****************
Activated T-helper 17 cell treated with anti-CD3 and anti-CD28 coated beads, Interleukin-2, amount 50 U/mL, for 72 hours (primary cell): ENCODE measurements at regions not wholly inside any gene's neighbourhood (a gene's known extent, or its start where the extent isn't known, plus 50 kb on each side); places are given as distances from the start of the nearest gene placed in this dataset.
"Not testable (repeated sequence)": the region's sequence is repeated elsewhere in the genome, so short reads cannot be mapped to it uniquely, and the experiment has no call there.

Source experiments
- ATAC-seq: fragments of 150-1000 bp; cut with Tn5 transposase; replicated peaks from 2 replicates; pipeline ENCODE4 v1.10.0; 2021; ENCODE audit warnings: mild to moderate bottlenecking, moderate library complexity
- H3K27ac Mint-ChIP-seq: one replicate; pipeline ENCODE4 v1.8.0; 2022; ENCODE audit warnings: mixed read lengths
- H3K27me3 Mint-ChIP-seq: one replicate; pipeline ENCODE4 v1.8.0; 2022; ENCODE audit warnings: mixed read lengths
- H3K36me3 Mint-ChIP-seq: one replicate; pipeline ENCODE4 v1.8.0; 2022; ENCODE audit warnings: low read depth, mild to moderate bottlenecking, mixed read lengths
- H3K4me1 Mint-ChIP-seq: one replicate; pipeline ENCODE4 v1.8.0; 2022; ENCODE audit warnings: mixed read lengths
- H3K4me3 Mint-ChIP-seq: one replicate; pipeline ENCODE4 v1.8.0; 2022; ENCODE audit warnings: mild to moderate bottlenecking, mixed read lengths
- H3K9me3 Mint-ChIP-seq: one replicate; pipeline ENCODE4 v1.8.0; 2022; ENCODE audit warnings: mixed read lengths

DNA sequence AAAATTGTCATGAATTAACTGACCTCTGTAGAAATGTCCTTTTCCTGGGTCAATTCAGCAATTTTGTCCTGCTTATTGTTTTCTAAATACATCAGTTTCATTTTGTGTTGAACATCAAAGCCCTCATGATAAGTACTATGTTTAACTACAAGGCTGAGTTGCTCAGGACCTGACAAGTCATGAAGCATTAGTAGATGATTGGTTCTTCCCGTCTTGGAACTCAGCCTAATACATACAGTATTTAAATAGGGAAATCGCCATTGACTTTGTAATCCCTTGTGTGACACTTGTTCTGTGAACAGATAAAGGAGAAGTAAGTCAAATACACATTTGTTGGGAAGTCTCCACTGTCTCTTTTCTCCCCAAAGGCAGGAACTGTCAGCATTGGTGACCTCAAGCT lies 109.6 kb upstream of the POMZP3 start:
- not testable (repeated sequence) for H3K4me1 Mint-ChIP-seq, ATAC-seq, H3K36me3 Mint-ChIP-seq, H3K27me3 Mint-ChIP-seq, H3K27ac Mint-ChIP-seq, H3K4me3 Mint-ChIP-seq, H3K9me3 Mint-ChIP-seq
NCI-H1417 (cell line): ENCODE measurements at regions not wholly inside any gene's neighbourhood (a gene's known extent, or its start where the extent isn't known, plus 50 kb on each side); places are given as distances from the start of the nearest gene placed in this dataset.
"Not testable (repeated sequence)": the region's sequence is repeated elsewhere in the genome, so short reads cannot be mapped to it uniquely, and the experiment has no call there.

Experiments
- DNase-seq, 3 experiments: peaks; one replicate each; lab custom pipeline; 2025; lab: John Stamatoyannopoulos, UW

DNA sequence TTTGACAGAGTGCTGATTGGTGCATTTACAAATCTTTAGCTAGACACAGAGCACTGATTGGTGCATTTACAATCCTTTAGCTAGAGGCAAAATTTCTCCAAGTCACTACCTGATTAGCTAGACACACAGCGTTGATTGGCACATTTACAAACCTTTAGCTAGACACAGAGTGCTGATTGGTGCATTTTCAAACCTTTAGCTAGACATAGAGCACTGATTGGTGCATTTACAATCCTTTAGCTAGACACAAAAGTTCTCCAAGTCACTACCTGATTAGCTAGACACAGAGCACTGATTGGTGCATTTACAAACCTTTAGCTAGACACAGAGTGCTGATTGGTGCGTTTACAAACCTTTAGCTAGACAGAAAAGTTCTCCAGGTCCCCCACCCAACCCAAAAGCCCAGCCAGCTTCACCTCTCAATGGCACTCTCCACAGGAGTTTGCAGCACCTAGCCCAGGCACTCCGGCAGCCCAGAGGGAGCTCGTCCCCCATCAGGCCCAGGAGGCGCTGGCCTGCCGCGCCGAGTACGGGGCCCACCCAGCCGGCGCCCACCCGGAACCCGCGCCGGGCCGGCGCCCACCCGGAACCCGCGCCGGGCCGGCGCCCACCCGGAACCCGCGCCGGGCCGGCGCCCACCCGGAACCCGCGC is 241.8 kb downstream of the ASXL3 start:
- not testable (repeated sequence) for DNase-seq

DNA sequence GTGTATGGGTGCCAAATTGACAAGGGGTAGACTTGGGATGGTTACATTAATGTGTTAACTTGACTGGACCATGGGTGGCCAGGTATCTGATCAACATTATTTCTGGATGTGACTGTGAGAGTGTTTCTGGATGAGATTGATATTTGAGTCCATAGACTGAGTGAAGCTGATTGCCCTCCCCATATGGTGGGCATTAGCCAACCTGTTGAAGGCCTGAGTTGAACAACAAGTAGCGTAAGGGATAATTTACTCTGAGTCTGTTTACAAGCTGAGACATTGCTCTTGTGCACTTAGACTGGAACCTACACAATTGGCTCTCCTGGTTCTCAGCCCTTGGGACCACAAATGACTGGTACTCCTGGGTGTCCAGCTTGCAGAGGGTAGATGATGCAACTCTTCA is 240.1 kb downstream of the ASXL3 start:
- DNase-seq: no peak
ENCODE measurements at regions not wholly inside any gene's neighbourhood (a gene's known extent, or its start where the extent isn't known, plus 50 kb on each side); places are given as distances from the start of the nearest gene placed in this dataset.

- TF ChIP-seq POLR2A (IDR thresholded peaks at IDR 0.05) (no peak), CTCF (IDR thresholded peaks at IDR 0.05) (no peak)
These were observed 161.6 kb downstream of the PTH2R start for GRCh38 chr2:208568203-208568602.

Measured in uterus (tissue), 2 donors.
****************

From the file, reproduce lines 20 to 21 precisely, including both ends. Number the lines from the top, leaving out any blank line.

- DNase-seq: no peak
ENCODE measurements at regions not wholly inside any gene's neighbourhood (a gene's known extent, or its start where the extent isn't known, plus 50 kb on each side); places are given as distances from the start of the nearest gene placed in this dataset.